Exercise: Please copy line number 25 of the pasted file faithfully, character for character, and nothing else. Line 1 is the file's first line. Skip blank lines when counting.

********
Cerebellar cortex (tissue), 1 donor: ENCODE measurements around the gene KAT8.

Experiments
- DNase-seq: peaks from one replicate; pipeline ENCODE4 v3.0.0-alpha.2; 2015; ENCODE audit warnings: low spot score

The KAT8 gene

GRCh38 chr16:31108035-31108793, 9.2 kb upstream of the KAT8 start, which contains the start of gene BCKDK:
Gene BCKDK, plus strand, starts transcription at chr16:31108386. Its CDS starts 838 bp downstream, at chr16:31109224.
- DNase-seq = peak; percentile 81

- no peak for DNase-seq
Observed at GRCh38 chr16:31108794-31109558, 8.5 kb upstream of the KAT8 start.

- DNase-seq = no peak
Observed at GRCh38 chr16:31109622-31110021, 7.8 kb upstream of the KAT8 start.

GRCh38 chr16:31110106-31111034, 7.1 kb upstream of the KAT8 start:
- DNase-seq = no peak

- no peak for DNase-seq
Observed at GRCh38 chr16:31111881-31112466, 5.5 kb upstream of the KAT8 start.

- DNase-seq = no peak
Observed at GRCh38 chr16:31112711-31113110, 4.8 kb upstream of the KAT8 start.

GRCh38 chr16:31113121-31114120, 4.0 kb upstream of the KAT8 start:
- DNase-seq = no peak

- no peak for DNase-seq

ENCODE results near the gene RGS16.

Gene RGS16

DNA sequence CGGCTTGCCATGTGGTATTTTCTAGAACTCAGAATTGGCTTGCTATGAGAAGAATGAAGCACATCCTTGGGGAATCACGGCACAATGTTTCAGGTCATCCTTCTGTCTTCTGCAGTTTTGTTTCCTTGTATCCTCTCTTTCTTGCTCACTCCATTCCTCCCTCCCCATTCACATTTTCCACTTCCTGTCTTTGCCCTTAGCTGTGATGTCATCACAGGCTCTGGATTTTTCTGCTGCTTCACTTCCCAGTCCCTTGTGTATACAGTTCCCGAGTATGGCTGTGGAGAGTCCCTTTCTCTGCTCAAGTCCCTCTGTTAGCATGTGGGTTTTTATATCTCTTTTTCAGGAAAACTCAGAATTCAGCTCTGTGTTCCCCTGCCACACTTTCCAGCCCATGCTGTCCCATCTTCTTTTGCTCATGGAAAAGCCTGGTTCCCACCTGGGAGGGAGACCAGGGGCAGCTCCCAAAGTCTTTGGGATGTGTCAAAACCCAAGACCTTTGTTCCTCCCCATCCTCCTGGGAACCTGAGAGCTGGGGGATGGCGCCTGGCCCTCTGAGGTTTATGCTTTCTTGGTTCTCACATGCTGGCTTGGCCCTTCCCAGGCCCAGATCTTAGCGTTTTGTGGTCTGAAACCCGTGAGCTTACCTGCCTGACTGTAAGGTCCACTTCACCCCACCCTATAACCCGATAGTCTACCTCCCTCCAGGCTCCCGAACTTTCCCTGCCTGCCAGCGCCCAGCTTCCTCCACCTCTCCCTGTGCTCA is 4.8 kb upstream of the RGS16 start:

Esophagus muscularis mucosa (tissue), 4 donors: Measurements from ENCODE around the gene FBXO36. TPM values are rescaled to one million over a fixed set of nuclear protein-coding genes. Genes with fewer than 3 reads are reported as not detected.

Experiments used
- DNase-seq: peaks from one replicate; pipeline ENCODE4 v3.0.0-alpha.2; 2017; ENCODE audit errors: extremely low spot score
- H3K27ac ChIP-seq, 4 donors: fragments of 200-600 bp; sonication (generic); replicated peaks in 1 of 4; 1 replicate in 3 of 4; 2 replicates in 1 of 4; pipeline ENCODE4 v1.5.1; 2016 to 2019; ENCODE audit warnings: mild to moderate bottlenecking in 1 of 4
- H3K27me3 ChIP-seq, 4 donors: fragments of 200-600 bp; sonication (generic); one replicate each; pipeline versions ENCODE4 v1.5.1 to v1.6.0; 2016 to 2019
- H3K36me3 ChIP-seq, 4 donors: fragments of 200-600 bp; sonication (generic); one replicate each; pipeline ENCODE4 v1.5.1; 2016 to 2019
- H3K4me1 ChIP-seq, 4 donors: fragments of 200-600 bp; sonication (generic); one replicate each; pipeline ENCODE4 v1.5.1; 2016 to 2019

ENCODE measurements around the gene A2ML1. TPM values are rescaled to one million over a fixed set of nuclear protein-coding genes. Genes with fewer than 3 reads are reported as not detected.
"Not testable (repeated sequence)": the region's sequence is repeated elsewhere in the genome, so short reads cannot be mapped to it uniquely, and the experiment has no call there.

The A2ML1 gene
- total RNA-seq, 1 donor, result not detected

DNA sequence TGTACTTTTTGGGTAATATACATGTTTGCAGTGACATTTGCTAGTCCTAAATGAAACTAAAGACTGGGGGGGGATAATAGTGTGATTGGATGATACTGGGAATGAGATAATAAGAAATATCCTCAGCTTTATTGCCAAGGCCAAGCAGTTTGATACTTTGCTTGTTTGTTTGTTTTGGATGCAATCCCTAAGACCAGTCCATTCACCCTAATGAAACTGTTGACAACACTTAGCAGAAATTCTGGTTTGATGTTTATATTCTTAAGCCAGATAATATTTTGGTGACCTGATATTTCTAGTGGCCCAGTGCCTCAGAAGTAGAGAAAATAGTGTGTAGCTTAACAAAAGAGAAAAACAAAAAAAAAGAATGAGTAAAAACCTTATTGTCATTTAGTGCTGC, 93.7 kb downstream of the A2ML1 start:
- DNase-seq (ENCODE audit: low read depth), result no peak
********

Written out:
Experiments used